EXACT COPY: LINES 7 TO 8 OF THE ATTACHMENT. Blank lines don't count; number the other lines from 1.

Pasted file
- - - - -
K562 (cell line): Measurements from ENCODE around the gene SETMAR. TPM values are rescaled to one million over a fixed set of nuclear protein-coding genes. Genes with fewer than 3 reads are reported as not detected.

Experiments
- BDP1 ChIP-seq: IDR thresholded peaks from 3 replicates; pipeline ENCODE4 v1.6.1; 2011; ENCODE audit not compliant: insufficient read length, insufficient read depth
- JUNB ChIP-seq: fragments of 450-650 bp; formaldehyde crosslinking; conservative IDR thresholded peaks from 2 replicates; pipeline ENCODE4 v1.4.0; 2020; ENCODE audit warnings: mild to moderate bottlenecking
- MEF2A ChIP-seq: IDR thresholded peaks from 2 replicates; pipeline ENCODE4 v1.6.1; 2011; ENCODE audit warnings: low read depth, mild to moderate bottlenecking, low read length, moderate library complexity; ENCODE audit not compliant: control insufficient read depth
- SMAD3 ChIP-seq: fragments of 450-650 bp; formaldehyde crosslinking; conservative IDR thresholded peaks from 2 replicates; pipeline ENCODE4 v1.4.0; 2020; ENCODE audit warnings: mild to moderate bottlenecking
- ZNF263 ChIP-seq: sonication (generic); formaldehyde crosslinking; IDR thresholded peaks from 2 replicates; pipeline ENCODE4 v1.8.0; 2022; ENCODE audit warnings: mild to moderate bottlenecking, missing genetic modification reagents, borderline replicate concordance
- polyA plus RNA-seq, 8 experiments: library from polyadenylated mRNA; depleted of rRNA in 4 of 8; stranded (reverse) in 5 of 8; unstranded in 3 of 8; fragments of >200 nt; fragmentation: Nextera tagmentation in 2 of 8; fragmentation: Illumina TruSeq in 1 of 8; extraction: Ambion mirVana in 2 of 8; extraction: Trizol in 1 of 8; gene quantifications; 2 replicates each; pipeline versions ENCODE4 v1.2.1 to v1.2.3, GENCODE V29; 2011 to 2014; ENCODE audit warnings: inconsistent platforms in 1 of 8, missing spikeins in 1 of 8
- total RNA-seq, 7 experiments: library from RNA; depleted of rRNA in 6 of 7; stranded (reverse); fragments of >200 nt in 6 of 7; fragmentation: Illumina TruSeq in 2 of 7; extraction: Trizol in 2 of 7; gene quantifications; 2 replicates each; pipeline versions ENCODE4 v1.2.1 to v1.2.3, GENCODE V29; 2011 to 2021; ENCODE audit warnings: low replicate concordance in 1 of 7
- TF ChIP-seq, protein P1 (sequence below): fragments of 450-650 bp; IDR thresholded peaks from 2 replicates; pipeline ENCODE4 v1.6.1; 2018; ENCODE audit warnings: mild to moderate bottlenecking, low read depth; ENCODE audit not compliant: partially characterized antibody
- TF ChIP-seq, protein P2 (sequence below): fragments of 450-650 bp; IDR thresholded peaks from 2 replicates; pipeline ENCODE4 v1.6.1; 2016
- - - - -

- ZNF263 ChIP-seq: sonication (generic); formaldehyde crosslinking; IDR thresholded peaks from 2 replicates; pipeline ENCODE4 v1.8.0; 2022; ENCODE audit warnings: mild to moderate bottlenecking, missing genetic modification reagents, borderline replicate concordance
- polyA plus RNA-seq, 8 experiments: library from polyadenylated mRNA; depleted of rRNA in 4 of 8; stranded (reverse) in 5 of 8; unstranded in 3 of 8; fragments of >200 nt; fragmentation: Nextera tagmentation in 2 of 8; fragmentation: Illumina TruSeq in 1 of 8; extraction: Ambion mirVana in 2 of 8; extraction: Trizol in 1 of 8; gene quantifications; 2 replicates each; pipeline versions ENCODE4 v1.2.1 to v1.2.3, GENCODE V29; 2011 to 2014; ENCODE audit warnings: inconsistent platforms in 1 of 8, missing spikeins in 1 of 8